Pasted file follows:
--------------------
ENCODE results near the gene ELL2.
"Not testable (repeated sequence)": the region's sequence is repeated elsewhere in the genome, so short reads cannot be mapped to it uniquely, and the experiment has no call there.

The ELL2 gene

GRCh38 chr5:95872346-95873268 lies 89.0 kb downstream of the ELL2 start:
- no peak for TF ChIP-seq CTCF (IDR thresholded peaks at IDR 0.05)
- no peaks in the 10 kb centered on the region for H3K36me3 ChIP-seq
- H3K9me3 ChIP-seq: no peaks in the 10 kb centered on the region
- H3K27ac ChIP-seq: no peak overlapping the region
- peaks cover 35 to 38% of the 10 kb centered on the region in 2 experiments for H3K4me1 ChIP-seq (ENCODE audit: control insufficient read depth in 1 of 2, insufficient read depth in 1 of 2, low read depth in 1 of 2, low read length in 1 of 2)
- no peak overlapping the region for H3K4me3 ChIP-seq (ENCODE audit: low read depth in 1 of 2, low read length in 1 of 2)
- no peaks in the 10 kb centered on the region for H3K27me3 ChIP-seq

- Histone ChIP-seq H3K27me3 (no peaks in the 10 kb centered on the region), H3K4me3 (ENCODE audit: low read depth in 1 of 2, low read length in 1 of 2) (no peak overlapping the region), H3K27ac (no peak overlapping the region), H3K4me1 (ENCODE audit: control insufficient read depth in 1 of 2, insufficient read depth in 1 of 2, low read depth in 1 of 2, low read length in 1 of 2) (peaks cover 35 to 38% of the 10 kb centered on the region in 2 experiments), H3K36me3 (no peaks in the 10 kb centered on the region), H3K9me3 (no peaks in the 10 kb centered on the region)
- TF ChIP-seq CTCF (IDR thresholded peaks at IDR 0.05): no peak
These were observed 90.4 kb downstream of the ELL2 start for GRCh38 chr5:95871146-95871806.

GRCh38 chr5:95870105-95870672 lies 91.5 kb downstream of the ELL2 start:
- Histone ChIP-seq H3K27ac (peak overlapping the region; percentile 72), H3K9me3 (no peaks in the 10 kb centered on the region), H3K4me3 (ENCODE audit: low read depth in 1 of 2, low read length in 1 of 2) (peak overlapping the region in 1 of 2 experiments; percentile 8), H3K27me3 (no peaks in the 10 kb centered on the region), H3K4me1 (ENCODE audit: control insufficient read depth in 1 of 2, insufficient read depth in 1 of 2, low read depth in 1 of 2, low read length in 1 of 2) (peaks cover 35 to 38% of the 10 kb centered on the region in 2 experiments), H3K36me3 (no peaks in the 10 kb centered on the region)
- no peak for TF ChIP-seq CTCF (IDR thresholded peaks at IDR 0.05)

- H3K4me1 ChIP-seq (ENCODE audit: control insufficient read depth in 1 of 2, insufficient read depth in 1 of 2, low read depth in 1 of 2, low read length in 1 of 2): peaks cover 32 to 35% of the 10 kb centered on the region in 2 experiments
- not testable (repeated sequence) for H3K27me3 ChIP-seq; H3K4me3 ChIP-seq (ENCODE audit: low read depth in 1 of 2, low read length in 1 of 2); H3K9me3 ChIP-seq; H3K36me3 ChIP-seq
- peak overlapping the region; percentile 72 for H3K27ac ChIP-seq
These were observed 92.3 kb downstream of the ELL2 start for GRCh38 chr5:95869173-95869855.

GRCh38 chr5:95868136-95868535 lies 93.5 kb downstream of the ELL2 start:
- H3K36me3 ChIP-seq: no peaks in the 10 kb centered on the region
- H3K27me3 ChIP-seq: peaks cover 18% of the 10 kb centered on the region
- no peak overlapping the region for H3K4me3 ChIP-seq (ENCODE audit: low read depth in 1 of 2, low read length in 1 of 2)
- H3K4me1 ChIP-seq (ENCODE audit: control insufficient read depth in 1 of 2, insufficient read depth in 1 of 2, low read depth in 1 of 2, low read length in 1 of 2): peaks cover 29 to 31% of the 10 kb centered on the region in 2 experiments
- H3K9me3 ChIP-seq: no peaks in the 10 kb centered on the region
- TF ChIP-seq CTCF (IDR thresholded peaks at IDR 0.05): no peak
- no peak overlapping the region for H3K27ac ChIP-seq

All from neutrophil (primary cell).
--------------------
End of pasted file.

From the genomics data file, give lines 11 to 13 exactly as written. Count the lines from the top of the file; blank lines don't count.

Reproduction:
- no peaks in the 10 kb centered on the region for H3K27me3 ChIP-seq

- Histone ChIP-seq H3K27me3 (no peaks in the 10 kb centered on the region), H3K4me3 (ENCODE audit: low read depth in 1 of 2, low read length in 1 of 2) (no peak overlapping the region), H3K27ac (no peak overlapping the region), H3K4me1 (ENCODE audit: control insufficient read depth in 1 of 2, insufficient read depth in 1 of 2, low read depth in 1 of 2, low read length in 1 of 2) (peaks cover 35 to 38% of the 10 kb centered on the region in 2 experiments), H3K36me3 (no peaks in the 10 kb centered on the region), H3K9me3 (no peaks in the 10 kb centered on the region)
- TF ChIP-seq CTCF (IDR thresholded peaks at IDR 0.05): no peak